Religion may reduce anxiety response

Religion may reduce anxiety response March 28, 2012

Connor Wood


You’ve felt it before: the embarrassed, self-conscious realization that you’ve just committed a major error, made a mistake when you should have been performing better. We all experience this unpleasant feeling. Measuring electrical activity in the brain, researchers call it “error-related negativity,” relating it particularly to a part of the midbrain called the anterior cingulate cortex. New research indicates that religiousness may reduce activity in this part of the brain, physiologically buffering people against their own mistakes. Most interestingly, the source of this effect may be the generation of meaning itself.

Read MoreThe anterior cingulate cortex (ACC), a structure located near the front-center of the brain, is involved in alerting people when something is out of the ordinary or unexpected in their environment. More broadly, it’s related to feelings of anxiety – from learning about a natural disaster to realizing we’ve just called an acquaintance by the wrong name, stressful or jarring experiences activate the ACC and generate feelings of anxiety, discomfort, and stress.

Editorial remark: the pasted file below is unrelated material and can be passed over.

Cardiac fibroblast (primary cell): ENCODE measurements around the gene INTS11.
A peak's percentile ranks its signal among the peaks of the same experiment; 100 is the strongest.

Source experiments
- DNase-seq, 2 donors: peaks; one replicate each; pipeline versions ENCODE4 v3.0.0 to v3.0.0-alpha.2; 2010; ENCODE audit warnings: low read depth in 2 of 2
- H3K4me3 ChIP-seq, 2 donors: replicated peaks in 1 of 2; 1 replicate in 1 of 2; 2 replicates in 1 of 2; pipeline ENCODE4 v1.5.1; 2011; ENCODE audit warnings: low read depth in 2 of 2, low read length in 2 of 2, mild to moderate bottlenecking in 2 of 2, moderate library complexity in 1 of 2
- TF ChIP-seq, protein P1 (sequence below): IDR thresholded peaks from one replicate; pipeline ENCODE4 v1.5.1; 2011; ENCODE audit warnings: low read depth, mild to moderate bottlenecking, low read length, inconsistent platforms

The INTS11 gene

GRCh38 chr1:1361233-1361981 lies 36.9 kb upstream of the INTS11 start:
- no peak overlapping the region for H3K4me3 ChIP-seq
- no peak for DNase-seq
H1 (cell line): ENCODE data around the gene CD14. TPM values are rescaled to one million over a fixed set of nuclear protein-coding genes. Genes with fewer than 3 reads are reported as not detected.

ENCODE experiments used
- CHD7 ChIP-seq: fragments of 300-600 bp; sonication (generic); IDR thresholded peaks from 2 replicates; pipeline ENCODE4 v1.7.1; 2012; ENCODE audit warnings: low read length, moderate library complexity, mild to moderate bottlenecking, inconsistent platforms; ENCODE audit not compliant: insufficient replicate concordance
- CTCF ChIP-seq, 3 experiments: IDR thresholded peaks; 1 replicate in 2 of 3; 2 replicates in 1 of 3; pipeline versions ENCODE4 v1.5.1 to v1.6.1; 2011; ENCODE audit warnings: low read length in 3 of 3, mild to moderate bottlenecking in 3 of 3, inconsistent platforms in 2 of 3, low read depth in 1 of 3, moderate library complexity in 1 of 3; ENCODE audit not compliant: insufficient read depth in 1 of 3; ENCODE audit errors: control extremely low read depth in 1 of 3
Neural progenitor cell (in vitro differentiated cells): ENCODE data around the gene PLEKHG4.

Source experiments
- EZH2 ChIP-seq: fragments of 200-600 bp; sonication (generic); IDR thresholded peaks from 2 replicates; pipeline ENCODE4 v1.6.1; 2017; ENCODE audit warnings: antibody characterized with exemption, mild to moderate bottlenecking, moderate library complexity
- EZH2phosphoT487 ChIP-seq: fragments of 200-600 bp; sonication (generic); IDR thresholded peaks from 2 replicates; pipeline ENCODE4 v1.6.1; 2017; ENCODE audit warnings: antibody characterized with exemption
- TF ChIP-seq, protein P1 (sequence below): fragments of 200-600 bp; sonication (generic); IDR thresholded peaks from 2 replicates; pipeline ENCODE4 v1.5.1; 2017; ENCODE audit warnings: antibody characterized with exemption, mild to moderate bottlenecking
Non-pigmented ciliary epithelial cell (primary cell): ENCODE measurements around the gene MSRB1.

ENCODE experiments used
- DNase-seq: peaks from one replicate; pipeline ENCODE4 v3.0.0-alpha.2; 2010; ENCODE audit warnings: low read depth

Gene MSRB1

Unfortunately for the neurotically inclined, our own mistakes and errors are one of the most important sources of ACC-related anxiety. The error-related negativity response is a buildup of negative electrical charge in the brain that shows up on electroencephalograph (EEG) readings about 100 to 150 milliseconds after a person commits an error; for example, error-related negativity signatures show up in brain readouts about a tenth of a second after a research subject errs in, say, completing a math problem. Most researchers believe that this negativity response begins in the anterior cingulate cortex.

Knowing the empirical relationship between stress, mistakes, and the ACC, University of Toronto researchers Michael Inzlicht, Alexa M. Tullett, and Marie Good wondered whether religion – which is often related to lower stress levels in epidemiological and psychological studies – might buffer people from the negative effects of their own mistakes. Recruiting a religiously diverse sample that included representatives from most major religions as well as atheists and agnostics, Inzlicht and colleagues had volunteers take a common test that measures how well test-takers can make quick visual decisions about images and words shown on a computer screen. The particular test they chose is notoriously difficult, so nearly everyone makes numerous mistakes when they take it. This gave the researchers plenty of opportunity to measure what participants’ brains were doing when they messed up.